Georgetown graduate student, reigning Big East Midfielder of the Year and New Zealand international soccer player Daisy Cleverley made Georgetown proud as she stepped onto the Olympic field for the first time in the women’s soccer group stages.
Even though New Zealand lost all three of its group matches against Australia, the United States and Sweden, Cleverley gained invaluable experience playing against some of the best talent in the world.
At just 24 years old, Cleverley’s recent Olympic debut was the culmination of years of hard work, dedication and tenacity. In 2014, she made her debut with New Zealand’s senior national team and has since then racked up 12 international caps. Thus far, Cleverly’s Olympic debut has been the highlight of her young career. Her debut also served as a turning point, helping her solidify a spot on the national team in advance of the 2023 FIFA Women’s World Cup in Australia and New Zealand. The Hoya had the opportunity to interview Cleverley on Zoom regarding her experience at the Olympics and her hopes for the future.
Responses have been edited for both clarity and length.
What was your journey to the Olympic Games like?
“I’ve been in the New Zealand national team since I was 17. I’ve been fortunate enough to be able to go to the Canada World Cup, then the France World Cup and to experience Rio as an alternate. That experience was amazing and helped me grow as a player and ultimately play at the Tokyo Olympics.”
How did you prepare for the games?
“I went back home after finishing the season at Georgetown in May, quarantined there and then we had a three-week camp. I was on the cusp of selection, so this camp meant a whole lot so that the coach could see me play. And then obviously it went well, I got selected in the 18-women-squad, which was so exciting. And then I went to Tokyo, which was an amazing experience, and I think has been the peak of my career as of now.”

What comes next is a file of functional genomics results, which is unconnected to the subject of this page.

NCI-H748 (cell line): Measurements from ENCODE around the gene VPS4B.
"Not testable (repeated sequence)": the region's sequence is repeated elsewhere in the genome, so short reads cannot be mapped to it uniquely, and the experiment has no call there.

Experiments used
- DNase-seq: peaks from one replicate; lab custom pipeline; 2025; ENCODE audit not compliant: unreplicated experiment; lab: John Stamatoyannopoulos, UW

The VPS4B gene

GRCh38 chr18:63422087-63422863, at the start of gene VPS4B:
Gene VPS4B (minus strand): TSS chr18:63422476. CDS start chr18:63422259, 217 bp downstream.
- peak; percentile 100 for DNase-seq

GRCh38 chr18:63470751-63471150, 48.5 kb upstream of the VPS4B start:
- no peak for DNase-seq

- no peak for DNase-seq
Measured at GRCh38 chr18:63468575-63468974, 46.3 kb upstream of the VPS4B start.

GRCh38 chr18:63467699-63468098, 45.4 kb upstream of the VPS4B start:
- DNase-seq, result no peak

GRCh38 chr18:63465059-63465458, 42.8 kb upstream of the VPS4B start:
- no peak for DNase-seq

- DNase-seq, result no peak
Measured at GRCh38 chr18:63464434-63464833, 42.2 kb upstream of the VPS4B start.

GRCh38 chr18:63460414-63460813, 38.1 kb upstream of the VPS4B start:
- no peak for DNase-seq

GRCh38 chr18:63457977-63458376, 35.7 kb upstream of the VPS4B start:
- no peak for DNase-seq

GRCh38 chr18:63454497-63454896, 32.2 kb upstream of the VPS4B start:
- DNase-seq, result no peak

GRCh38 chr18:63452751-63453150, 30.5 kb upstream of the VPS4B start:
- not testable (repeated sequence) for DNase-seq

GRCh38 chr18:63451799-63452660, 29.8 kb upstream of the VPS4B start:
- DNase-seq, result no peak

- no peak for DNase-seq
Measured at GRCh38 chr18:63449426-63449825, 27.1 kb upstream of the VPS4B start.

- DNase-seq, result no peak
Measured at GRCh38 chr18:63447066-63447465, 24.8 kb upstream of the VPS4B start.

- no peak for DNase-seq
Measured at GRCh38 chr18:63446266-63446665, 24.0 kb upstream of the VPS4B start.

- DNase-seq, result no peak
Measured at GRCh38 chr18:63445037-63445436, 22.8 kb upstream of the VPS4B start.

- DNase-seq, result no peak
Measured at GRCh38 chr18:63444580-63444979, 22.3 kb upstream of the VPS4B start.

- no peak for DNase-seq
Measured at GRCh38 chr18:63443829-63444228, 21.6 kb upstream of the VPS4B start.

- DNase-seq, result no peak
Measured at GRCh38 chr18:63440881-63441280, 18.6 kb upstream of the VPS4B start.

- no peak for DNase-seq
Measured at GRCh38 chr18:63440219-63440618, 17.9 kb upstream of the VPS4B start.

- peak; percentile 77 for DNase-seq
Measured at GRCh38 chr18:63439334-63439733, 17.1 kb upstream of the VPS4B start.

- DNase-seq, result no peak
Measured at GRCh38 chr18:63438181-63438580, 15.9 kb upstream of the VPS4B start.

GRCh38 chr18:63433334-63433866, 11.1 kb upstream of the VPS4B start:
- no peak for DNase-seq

What would you consider your most significant challenge and how did you overcome it?
“I actually tore my ACL during my second season when I did my undergrad at Berkeley. That was a big obstacle because I ended up missing a lot of tours for New Zealand, but then it actually ended up working well. I managed to get a nice break from football. I hadn’t had one for years. So that worked out and it sounds cliche, but I came back stronger, and mentally stronger as well. Another big setback, I think, which honestly could be even more than an injury, is not getting selected. When I was younger, I was a solid player. I would always make the squads and then I didn’t make a squad to Brazil one time and it was a bit of a shock at the time. So that was a big setback that honestly has helped me now. I can never expect to get selected; you always have to work for that.”
What was your favorite thing about your Olympic experience?
“Honestly, this experience was the peak of my career. Experiencing the World Cup was amazing, Rio was great, but this put all the other bits to shame because the Japanese put on a great show. You’re seeing all these athletes, huge people, muscly and tall, and they made me feel like an amateur. Just being around everything in the whole atmosphere of the village was amazing.”
What was the most challenging aspect of participating in the Olympics?
“I think the biggest challenge, especially for our team, was that we hadn’t even seen each other for over a year and a half. I think we really needed that game time. It showed in the games against Australia, the United States and Sweden that we didn’t have the same experiences as the United States and others, who had camps before this event. I think that really affected our team, but we’re hoping that with the World Cup in 2023 things will change, and we can actually get more contact time with each other.”
How did you manage all the emotions that came with playing at the Olympics?